(1810-1891) was a retired merchant and manufacturer of Bangor, Maine, an ex-State
Senator from Penobscot. Blake was born
in Kensington, NH, and came to Maine in 1841, settling in Old Town. He had an interest in steamers on the St.
John. He moved to Bangor to manufacture and ship lumber. While in Old Town, in
1852, he was elected on a mixed Free Soil, Whig and disaffected Democratic
ticket to the state Senate. He was a member of the Committee on Mercantile
Affairs and Insurance. He was also Chairman of the Committee on Indian Affairs.
In 1873, he was elected from the Bangor Fourth Ward as Alderman and chosen as
Mayor the following year. He served two
terms. Blake also helped organize the first
Universalist church of Old Town. [Research
In the three ALSs, 2 covers, 8 pp total, two to his niece Mary Blake of Kensington, we get a glimpse of Blake’s entry into the steamship business, his partnership and his strong feelings about the Civil War, referring to secessionists as “traitors” who are being encouraged by President Lincoln and treason.
November 15, 1860, in small part, “…I have made some arrangements to go into [the] steamboat business. Benj’m and Samuel Rideout and myself are building a steamboat down at ? opposite Bangor to run on the St. John River. We are equal owners…She is 126ft long and will be ready to launch as soon as the ice is out in the spring…I…may yet become a blue nose by going still further east into the dominion of her majesty Queen Victoria…I shall remain in the Union and let South Carolina slide if she sees fit…”
December 22, 1860, “…Our girl Sarah got uneasy and discontented and left us. We have got along without since and are living alone this winter. The washing and ironing is done out of the house…I expected to…make arrangements for the running of our boat but I had an attack of neuralgia in my face and so Rideout went alone. I do not know whether I shall go on the boat next season. I shall probably go round to St. John with her in the spring. It is uncertain what management we shall make as to running her. There are some parties down there who wish to charter her and if satisfactory arrangements can be made…we may perhaps build another boat.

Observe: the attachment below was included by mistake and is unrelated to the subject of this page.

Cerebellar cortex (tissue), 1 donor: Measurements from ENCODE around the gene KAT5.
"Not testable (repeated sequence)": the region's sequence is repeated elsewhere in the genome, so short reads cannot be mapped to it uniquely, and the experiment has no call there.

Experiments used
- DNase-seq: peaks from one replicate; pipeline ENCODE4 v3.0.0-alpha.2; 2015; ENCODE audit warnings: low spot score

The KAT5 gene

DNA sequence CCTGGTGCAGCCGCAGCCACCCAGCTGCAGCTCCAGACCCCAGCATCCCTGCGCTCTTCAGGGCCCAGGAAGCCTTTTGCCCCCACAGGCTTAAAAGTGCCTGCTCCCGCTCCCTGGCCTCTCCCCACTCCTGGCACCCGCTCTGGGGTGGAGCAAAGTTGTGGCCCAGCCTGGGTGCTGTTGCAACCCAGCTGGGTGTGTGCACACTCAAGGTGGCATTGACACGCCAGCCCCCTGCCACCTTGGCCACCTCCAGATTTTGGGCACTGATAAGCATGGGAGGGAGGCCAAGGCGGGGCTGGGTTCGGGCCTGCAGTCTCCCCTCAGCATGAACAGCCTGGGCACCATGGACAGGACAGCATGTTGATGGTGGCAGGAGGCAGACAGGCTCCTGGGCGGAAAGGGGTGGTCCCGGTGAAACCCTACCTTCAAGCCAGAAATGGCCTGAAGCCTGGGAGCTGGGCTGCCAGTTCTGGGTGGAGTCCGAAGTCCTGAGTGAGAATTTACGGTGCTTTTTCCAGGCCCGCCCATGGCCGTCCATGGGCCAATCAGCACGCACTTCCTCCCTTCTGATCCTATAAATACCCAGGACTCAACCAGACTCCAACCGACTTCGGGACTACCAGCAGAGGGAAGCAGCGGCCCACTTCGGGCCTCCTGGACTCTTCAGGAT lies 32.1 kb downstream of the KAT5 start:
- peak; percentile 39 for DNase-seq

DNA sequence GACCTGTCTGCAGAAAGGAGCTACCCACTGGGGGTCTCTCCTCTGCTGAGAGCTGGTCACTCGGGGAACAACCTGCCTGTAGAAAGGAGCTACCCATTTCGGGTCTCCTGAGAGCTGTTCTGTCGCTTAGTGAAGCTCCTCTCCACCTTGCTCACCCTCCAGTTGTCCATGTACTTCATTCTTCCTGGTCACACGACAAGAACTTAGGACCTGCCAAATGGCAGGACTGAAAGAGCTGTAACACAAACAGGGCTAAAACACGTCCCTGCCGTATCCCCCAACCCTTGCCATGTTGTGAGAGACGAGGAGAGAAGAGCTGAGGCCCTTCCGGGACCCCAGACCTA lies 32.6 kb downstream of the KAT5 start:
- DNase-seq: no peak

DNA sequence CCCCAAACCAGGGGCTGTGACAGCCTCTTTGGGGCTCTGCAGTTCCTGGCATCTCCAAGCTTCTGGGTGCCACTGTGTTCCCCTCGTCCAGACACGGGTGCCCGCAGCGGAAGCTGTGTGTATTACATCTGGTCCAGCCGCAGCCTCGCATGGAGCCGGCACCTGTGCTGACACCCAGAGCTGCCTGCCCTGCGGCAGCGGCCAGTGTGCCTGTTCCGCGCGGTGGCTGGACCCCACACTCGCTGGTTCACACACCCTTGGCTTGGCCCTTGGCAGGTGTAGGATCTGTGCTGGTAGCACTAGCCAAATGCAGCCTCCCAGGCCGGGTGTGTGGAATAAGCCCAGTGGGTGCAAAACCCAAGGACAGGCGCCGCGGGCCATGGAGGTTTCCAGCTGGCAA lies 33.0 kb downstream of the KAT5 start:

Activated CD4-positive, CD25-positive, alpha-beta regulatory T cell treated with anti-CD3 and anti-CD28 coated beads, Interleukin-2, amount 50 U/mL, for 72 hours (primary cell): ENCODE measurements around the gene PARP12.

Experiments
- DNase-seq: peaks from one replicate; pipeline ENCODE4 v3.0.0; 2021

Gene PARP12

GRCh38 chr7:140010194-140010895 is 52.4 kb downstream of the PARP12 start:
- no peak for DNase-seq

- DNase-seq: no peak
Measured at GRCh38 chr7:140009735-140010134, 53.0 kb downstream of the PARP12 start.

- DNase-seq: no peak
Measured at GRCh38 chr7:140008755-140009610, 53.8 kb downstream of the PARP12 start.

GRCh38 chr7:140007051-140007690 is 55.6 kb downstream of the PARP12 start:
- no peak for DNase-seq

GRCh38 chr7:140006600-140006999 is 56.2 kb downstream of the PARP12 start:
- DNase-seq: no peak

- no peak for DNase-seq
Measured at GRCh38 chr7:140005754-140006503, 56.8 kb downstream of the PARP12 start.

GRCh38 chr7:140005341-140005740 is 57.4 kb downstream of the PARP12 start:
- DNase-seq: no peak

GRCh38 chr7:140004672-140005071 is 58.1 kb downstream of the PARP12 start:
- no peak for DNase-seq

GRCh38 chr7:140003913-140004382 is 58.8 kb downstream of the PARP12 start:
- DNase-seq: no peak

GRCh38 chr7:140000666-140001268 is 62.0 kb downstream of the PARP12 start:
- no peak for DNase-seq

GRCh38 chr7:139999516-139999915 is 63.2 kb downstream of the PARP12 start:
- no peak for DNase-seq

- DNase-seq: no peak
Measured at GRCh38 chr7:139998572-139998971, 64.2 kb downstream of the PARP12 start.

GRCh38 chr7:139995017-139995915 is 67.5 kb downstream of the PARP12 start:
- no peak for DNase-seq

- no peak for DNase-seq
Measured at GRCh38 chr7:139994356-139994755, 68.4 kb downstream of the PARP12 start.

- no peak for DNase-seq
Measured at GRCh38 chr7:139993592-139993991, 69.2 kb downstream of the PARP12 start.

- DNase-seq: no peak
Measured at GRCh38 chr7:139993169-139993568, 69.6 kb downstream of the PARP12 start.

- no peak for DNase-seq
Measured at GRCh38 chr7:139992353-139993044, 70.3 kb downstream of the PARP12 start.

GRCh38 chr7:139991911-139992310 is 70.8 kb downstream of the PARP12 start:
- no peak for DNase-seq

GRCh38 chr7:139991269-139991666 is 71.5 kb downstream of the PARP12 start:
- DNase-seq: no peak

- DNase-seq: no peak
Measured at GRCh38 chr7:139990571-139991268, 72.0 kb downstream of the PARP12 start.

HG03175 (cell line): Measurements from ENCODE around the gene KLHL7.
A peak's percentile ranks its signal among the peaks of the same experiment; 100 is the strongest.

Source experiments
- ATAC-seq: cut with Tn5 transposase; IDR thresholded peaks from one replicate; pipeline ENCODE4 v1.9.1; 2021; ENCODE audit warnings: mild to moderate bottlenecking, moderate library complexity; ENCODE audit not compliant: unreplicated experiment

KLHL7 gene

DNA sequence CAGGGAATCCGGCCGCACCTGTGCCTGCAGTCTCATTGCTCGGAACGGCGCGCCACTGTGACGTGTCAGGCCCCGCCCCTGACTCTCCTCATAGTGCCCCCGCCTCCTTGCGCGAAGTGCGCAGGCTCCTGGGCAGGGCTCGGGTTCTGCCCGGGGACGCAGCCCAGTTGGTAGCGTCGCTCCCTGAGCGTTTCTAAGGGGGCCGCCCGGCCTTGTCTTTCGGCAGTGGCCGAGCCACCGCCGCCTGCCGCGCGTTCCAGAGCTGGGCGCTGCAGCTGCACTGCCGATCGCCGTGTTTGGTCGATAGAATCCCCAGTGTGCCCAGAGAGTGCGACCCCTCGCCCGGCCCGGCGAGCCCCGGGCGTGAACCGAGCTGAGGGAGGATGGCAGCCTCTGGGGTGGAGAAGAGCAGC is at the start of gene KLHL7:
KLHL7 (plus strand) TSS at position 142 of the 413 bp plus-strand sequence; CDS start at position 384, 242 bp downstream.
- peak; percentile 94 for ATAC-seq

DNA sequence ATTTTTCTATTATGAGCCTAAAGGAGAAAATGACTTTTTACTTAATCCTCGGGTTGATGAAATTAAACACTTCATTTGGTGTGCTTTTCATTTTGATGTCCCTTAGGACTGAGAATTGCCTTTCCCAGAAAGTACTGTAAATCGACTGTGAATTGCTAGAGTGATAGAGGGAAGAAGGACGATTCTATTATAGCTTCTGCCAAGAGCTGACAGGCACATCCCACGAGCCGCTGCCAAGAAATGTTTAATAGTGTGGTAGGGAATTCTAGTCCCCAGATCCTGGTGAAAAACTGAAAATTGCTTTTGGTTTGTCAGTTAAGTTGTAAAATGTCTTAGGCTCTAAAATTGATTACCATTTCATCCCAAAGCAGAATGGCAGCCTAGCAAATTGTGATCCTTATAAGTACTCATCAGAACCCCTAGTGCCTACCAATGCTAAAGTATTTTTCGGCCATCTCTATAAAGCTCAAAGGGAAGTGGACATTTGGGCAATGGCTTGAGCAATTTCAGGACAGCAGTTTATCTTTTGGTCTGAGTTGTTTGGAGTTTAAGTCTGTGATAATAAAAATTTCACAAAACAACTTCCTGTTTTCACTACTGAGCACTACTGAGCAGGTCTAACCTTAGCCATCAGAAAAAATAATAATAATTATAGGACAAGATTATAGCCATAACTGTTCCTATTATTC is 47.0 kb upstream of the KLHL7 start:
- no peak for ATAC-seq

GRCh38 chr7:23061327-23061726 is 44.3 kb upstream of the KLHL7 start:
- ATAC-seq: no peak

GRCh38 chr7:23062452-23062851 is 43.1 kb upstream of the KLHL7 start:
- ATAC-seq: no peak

“Those traitors down south seem to be determined on making a fuss any how and the course which the President is pursuing is encouraging them in their mad course. Oh that we had a Jackson or a Taylor at the helm of state that a few of those fellows might be made to know the rewards of treason…”
March 4, 1861, “…I dip into the all absorbing topic of policks [sic] – secession – treason, Sumpter, Lincoln, etc., which is all there is going – and of course you have as much of it as we do – probably more as there is quite an important election coming off with you next week. They generally have a time of it in Kensington at the town meeting. Then you will have some more exhibitions of the rowdyism you spoke of in your last letter. You must write to me as soon as it is over and tell me all about it. Who the candidates were on each side, who is elected, how the vote stood…The indications are that the river will open early this spring. We are now hurrying along with our boat so as to have her ready to launch as soon as the ice leaves. I shall probably go round to St. John…”
Expected folds, toning.
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